There is no justice. Had I pulled a stunt like that, my butt would be in jail or, at the very least, in traffic court.

Believe it or not, I do not have even the slightest tendency towards road rage. It’s pointless and does nothing but ruin my mood. When these things happen, I marvel at the stupidity and continue toodling along in my normal fashion. I do take great delight in sitting at a stoplight and smiling at the driver, who three stoplights back, got his panties all tangled up because I was driving “too slow” – I always want to say, “Well, darlin’, would you look at this – here we both are and yet. . .” But I don’t. Other people seem to have bad cases of road rage and, with my luck, Accelerator Asshole would shoot me or something.

So,w hat stupid thing do drivers do that gets you to wondering about the collective intelligence of humans?

Godwin’s Law

All this Hitler/Nazi stuff about Obama and his attempts to reform our healthcare system is hereby declared null and void.

As many others have pointed out, the oppositions’ statements are often false and so ratcheted up with hyperbole that rational debate is proving impossible.

Moreover, according to Internet protocol based on Godwin’s Law, the mere mention of Hitler and Nazis does two things:

1. The person who drags Hitler and Nazis into the debate has automatically lost the debate.

2. With the debate lost, the conversation must immediately cease.

Since a lot of the healthcare debate is occurring online, I submit that Godwin’s Law is in effect.

However, the debate must continue because:

1. I haven’t had the stomach to wade through the guns/Hitler signs/death panels/socialism lies to fully understand any of the plans under consideration.

2. I am convinced by the fact that my employer pays an amount equivalent to 30% of my salary to provide me with a “good” healthcare plan (high deductible and significant out-of-pocket expenses) is proof that the system is corrupt.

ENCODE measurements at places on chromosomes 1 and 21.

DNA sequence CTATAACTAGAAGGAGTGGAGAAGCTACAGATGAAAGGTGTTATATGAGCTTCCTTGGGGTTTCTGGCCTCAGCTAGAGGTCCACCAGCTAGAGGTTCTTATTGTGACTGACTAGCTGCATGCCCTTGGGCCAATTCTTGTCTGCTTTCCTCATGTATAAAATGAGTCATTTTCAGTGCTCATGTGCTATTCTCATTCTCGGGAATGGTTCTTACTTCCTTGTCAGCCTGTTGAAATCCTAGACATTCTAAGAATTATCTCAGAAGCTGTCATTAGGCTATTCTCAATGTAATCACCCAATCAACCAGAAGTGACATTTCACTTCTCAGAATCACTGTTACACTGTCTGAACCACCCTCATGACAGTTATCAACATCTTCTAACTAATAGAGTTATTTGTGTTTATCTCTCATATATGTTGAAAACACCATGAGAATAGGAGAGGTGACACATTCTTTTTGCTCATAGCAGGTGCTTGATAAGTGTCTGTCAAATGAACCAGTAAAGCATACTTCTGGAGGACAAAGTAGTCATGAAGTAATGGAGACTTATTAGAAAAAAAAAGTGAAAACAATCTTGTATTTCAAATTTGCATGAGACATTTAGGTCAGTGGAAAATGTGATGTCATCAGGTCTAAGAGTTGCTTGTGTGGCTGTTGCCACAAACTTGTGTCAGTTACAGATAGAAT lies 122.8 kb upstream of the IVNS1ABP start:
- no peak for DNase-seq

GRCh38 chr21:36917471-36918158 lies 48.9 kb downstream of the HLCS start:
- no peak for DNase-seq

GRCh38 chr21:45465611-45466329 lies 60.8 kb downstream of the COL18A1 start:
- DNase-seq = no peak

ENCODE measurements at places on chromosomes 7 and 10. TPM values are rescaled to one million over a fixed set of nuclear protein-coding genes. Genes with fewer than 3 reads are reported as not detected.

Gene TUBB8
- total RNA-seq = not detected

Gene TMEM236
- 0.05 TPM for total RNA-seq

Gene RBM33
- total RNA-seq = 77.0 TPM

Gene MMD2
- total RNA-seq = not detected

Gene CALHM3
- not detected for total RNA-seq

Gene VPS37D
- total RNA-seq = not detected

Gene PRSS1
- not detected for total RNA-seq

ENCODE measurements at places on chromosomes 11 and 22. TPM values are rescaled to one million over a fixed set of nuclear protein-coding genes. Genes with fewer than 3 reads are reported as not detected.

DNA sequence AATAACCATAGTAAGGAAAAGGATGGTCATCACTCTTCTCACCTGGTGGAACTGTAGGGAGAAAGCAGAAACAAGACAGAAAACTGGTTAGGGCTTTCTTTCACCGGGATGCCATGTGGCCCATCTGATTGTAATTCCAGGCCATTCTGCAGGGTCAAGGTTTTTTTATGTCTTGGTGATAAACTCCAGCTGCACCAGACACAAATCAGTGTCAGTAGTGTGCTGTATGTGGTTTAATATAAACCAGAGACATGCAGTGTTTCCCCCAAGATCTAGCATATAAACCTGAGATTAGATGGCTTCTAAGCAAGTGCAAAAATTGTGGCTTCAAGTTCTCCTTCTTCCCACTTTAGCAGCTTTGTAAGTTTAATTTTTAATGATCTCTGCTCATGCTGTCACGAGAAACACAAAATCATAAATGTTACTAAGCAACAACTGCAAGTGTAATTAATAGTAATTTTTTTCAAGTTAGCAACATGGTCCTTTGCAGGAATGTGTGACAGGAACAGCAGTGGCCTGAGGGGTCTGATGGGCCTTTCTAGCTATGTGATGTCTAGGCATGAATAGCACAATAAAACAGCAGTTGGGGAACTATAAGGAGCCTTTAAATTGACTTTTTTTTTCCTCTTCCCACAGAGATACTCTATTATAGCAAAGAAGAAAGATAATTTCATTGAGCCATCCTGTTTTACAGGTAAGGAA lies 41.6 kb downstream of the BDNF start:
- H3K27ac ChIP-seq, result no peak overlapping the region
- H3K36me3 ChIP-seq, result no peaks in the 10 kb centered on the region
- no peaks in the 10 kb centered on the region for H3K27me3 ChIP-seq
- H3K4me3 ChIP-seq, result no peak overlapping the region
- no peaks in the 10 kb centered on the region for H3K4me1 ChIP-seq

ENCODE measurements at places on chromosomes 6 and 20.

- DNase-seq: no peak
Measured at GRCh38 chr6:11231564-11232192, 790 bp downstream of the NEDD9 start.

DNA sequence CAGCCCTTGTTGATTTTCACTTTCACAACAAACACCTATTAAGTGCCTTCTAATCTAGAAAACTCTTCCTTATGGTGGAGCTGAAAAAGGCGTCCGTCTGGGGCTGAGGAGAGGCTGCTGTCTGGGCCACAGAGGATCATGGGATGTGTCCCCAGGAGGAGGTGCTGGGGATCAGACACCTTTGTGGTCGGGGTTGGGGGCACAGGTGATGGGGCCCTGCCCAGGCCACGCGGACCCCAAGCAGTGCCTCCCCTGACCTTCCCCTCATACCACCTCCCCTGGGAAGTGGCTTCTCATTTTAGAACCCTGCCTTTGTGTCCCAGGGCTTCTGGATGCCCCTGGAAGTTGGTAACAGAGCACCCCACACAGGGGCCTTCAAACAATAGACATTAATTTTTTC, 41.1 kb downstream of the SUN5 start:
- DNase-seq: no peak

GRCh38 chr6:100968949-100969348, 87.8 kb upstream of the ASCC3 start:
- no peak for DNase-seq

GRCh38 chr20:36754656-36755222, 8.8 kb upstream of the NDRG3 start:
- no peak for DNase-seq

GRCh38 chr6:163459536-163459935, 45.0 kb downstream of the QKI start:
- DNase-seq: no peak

3. I’m waiting for someone, other than me, to shout The Emperor Has No Clothes with respect to the “group rate” nonsense.

As for No. 3, I’m either missing something key or the rest of the country is. Here’s what I think: if I still worked at the university, the premium for my healthcare would be significantly less. Same body, same mind, same prescriptions, same doctors, and same insurance company and yet the small nonprofit I work for is charged far more because we’re a small group. Huh what?

A co-worker, who is following the debate closely and committed to the idea of reform, tried to explain this the other day. I was feeling uncharacteristically polite and didn’t tell him that he’d clearly drunk the Kool-Aid.

His explanation centered on the idea that because Marshall has a far larger number of people, the risk taken by Mountain State Blue Cross Blue Shield is smaller. When I spluttered and said “But, but. . .” he then used the car insurance industry as an analogy as if those crooks were paragons of virtue and right-thinking.

And furthermore, sitting on my kitchen table is a bill from my doctor. The charge was $295. The insurance company said, “Oh no you don’t” and decreed that the charge should only be $65. With the deductible and out-of-pocket provisions of my policy, I am responsible for that $65. If I had no insurance at all, I would have to pay the $295. I have no right to say, “Oh no you don’t.” Okay. I might have the right, but it’s not going to get me anywhere. If I was still working at the university (who would be paying far lower premiums for my healthcare), I would have long ago met my deductible and my share of the $55 would have been less than a third.  (If I were disabled or elderly, Medicare/Medicaid costs would be less yet.  And, yes, I’ve heard the argument that those two programs pay less than the actual cost of treatment, but I’m not drinking that Kool-Aid either.)

Same body, same mind, same doctor, same illness and same insurance company. 

What part of this makes sense to you?

Ignoring the nonsense of state lines having something to do with all this, why isn’t West Virginia as a whole one large group? If that were the case, theoretically, we’d all have far lower premiums because the group is larger. Right? RIGHT?

Same insurance company, same bodies, same doctors, same illnesses, same drugs . . .

Completely whacked, I tell you. (And I haven’t even got into the balderdash about hospitals losing money over the uninsured and underinsured. Anybody besides me noticed the endless construction going on at St. Mary’s and Cabell-Huntington?  Nor have I gotten into Big Pharma and the rate of new drugtores being built.)